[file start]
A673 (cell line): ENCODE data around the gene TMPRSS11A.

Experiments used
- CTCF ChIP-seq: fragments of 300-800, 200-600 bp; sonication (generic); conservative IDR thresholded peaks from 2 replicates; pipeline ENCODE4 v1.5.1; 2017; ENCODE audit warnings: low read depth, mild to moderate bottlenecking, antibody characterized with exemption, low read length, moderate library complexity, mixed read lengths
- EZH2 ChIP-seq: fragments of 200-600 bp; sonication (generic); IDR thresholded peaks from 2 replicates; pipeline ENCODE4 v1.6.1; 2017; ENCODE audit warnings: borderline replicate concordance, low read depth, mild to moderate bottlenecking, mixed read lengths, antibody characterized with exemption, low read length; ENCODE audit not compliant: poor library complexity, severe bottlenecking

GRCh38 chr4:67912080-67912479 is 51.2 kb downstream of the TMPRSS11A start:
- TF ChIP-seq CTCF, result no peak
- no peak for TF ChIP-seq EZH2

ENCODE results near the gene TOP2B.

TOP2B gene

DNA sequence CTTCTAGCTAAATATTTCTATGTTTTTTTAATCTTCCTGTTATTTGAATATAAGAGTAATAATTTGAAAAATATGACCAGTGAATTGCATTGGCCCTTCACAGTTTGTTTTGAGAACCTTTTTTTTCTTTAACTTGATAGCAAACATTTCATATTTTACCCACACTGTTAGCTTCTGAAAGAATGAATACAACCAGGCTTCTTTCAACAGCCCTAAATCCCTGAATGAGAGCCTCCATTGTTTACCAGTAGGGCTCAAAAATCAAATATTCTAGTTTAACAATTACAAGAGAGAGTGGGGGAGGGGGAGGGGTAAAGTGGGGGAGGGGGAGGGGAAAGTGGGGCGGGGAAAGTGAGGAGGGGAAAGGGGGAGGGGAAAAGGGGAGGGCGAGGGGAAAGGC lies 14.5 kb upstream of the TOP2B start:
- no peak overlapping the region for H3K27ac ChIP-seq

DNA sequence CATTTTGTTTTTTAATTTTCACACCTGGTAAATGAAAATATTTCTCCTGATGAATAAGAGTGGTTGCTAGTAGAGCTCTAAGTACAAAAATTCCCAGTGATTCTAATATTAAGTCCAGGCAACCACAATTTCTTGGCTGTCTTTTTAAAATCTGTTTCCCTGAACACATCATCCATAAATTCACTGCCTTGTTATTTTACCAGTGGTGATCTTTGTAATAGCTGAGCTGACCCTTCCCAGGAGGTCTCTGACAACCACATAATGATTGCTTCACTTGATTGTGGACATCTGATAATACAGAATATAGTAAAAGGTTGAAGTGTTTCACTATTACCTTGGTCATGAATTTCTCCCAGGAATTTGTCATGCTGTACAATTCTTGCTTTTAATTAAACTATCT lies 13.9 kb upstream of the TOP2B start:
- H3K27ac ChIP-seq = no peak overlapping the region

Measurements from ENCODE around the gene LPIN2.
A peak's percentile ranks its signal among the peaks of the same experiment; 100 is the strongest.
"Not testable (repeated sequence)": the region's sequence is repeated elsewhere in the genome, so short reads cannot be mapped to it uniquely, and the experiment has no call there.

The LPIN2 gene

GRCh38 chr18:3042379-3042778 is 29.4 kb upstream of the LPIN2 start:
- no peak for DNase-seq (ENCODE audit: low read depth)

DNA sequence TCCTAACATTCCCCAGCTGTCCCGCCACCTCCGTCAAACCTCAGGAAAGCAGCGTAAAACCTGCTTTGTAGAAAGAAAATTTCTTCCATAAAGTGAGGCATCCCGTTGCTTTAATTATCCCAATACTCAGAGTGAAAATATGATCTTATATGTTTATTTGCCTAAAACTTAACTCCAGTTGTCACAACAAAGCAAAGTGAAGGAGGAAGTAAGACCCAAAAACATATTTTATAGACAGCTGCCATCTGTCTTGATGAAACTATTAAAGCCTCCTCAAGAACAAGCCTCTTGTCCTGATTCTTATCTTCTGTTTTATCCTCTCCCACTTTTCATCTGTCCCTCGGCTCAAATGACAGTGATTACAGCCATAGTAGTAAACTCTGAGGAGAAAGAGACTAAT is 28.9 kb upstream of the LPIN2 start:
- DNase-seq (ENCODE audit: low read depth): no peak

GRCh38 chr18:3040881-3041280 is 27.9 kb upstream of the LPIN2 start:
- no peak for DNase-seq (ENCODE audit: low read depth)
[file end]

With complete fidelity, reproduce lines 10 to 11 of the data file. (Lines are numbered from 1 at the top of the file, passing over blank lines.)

DNA sequence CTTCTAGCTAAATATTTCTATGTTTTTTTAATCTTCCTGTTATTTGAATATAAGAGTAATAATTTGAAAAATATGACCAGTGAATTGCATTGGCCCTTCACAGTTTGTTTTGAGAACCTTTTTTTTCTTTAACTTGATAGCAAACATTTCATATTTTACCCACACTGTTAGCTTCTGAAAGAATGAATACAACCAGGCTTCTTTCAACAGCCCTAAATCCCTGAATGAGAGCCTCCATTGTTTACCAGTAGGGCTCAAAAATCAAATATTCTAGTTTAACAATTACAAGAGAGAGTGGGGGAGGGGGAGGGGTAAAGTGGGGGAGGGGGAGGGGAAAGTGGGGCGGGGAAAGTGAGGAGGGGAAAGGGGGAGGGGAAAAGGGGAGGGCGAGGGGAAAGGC lies 14.5 kb upstream of the TOP2B start:
- no peak overlapping the region for H3K27ac ChIP-seq